Transforming and Projecting Shapefiles in R & ArcGIS for Desktop?
Perhaps this is an issue with one of my original data sources, but I've searched extensively to address this problem both through ArcGIS and R.
I've got 2 separate sources of a county layer SourceA and SourceB.
I'm trying to project the SourceA layer so that it aligns with the SourceB layer.
The original SourceA layer is in NAD83, UTM zone 10 projection:
proj4string :[+proj=utm +zone=10 +datum=NAD83 +units=m +no_defs+ellps=GRS80+towgs84=0,0,0]
The SourceB layer is in NAD83, Albers, California.
proj4string : [+proj=aea +lat_1=34 +lat_2=40.5 +lat_0=0 +lon_0=-120 +x_0=0 +y_0=-4000000 +datum=NAD83 +units=m +no_defs+ellps=GRS80 +towgs84=0,0,0]
I've tried to transform the county data using both R and ArcGIS, but am having problems.
When I try to project it in ArcMap, the program puts in a string of characters (see circled image below: WGS84 to NAD 83 + WGS84 to NAD83) in the geographic transformation section, which it shouldn't because they're both supposedly in NAD83… (right?), and it won't let me take that string off the chart with that little X button. If I run it anyways, as setup in the screenshot below, it throws an error "invalid extent for output coordinate system".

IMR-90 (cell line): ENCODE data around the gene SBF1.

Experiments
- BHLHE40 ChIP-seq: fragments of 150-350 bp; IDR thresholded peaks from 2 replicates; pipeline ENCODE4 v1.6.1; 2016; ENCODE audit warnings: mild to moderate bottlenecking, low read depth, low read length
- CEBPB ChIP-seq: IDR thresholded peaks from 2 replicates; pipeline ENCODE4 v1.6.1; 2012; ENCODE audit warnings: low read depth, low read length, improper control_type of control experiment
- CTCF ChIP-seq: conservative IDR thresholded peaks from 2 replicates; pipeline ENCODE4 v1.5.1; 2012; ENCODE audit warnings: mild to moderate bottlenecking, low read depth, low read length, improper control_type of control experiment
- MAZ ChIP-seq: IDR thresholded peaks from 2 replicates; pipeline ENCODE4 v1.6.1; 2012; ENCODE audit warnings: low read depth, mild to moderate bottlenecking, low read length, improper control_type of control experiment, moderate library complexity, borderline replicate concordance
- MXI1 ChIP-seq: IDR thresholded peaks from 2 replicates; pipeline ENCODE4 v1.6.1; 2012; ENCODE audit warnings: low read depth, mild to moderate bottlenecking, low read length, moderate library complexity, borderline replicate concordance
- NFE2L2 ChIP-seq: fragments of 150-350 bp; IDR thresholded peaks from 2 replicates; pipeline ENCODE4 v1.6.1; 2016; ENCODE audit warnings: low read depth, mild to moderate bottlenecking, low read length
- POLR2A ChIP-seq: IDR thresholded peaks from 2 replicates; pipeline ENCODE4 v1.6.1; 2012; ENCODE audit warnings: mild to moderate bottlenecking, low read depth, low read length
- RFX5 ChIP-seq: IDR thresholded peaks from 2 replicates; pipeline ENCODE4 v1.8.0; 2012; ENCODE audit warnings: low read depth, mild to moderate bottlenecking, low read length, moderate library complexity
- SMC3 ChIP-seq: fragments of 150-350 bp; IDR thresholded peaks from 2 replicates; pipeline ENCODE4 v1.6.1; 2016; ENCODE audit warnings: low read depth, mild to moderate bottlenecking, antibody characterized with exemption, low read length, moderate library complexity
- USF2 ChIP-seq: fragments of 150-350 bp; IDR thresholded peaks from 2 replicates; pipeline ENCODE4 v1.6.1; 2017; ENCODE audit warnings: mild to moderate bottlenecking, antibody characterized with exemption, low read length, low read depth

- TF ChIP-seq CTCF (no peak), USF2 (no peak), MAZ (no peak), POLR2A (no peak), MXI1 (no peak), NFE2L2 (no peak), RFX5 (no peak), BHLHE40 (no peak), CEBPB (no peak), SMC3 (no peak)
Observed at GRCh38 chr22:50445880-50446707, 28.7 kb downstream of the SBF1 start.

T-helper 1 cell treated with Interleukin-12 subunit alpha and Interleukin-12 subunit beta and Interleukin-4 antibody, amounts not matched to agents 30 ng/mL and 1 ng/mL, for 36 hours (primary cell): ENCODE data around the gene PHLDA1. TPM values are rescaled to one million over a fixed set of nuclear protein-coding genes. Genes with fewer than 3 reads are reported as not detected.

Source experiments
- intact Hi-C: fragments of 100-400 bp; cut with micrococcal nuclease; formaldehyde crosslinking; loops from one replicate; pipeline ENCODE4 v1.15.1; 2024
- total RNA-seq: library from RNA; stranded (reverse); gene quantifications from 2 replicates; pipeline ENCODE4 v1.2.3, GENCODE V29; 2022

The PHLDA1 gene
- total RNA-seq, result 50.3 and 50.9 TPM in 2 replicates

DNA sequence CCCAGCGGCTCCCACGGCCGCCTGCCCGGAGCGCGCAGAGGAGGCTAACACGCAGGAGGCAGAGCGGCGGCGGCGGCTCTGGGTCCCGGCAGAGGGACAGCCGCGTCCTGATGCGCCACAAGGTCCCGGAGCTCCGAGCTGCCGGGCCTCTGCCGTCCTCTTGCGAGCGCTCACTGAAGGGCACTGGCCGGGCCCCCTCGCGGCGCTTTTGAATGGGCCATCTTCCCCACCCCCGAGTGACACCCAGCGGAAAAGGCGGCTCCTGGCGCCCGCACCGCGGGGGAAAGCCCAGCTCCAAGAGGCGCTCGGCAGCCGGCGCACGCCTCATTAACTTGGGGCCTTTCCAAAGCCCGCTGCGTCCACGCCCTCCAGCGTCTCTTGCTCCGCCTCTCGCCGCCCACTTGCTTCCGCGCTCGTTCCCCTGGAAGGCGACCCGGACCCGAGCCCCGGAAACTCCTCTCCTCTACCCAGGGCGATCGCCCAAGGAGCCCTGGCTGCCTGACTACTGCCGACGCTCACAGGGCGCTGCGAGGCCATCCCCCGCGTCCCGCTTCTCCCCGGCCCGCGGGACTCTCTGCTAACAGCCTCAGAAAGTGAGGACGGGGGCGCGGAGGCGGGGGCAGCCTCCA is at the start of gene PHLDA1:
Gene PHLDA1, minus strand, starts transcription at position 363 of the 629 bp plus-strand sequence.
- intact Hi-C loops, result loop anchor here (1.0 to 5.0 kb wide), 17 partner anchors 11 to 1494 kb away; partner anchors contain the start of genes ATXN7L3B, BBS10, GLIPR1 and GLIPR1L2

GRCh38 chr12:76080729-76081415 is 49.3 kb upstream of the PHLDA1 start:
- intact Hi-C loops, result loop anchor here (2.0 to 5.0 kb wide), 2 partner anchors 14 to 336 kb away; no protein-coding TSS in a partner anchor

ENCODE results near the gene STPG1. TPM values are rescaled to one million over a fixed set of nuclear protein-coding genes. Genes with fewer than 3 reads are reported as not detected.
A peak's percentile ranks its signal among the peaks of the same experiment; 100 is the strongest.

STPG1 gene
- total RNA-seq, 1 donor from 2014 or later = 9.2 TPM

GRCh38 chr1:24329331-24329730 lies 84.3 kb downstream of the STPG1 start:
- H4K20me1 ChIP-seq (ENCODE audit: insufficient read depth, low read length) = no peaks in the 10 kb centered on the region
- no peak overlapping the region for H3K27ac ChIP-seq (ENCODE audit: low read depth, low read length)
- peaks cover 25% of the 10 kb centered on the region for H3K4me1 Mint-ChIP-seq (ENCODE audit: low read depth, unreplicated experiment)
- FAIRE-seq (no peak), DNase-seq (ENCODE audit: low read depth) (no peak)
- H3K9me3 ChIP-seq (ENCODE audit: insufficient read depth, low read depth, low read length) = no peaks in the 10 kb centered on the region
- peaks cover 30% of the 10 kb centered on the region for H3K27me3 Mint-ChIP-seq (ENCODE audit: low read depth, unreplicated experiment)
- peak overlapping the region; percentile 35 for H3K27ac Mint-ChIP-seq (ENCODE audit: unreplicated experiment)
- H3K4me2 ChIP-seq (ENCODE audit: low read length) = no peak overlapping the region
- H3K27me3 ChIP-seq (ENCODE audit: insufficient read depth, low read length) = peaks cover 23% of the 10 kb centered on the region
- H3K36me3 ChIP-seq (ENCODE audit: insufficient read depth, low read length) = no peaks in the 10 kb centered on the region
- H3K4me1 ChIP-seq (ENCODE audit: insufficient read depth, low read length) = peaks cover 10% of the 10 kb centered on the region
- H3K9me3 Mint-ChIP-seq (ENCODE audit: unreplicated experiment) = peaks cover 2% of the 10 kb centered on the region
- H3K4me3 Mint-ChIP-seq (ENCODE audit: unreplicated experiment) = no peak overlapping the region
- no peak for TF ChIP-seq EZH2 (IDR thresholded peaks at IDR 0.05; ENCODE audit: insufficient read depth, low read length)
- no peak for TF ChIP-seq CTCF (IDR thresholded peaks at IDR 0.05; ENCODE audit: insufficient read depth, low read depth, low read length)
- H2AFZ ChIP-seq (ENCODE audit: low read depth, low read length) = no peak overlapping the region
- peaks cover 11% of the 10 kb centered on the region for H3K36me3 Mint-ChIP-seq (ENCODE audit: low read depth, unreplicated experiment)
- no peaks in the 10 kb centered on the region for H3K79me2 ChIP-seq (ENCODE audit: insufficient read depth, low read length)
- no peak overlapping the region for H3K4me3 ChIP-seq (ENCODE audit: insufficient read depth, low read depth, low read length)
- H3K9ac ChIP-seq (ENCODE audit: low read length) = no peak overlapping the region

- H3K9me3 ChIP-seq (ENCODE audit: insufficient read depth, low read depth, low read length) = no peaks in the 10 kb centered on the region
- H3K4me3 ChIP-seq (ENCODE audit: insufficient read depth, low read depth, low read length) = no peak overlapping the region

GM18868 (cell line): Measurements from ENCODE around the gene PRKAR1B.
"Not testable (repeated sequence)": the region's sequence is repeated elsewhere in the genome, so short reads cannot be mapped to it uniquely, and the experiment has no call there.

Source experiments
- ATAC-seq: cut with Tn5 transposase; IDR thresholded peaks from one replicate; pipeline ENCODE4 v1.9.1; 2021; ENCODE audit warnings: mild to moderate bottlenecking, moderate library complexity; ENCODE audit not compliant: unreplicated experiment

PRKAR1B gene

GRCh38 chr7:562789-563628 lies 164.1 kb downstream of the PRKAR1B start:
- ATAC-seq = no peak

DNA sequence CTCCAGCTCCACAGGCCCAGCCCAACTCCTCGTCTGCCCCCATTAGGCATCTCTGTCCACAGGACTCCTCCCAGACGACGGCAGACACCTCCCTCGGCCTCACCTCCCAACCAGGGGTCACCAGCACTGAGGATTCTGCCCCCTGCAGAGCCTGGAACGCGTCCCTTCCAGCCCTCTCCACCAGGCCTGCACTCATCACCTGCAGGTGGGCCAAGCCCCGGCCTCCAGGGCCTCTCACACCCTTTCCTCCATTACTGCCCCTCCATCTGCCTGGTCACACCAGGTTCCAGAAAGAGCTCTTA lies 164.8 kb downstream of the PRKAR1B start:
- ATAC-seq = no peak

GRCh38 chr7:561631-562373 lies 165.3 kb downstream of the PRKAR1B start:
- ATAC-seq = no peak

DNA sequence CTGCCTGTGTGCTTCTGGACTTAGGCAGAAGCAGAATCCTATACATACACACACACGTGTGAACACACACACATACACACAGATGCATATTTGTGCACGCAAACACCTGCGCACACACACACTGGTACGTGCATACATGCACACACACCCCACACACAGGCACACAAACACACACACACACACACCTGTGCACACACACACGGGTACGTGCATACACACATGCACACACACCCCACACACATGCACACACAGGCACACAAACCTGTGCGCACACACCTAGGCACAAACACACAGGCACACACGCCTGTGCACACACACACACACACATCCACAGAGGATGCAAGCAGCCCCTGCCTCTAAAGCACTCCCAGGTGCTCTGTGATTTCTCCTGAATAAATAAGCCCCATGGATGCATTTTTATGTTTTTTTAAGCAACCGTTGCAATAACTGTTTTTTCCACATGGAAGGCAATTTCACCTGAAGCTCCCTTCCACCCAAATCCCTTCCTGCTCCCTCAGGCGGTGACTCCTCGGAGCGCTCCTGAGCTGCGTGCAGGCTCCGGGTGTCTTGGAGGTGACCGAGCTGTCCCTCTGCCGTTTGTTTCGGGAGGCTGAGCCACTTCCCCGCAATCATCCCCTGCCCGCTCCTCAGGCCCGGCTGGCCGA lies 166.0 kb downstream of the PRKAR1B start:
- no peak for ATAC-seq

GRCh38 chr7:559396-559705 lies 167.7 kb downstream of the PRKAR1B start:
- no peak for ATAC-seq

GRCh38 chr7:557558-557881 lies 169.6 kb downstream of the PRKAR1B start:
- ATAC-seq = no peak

When I use use spTransform in R to project the SourceA data to Albers California, it runs the transformation and results in a skewed county shape in comparison with the original SourceA shapefile (which is in UTM). I think this is to be expected (see screenshot below). But… that transformed layer won't align or even show up on the same map with the SourceB data that is also projected in NAD83, Albers California .
The SourceA layer after spTransform to Albers California reads the following proj4string:
proj4string :[+proj=aea +lat_1=34 +lat_2=40.5 +lat_0=0 +lon_0=-120 +x_0=0+y_0=-4000000 +datum=NAD83 +units=m +no_defs+ellps=GRS80 +towgs84=0,0,0]
Here's the R code using the spTransform command to transform the original SourceA data into NAD83 Albers, California resulting in the image above. Sourced from spatialreference.org:
county <- spTransform(county,CRS("+proj=aea +lat_1=34 +lat_2=40.5 +lat_0=0 +lon_0=-120 +x_0=0 +y_0=-4000000 +ellps=GRS80 +datum=NAD83 +units=m +no_defs"))
Three zipped shapefiles illustrating the problem can be downloaded off this dropbox link. 1) SourceA original projection, NAD83 UTM zone 10, 2) SourceA transformed to NAD83 Albers California through R's spTransform, and 3) SourceB in NAD83 Albers California.
Is there something wrong with the original SourceA or SourceB projection information? Any suggestions?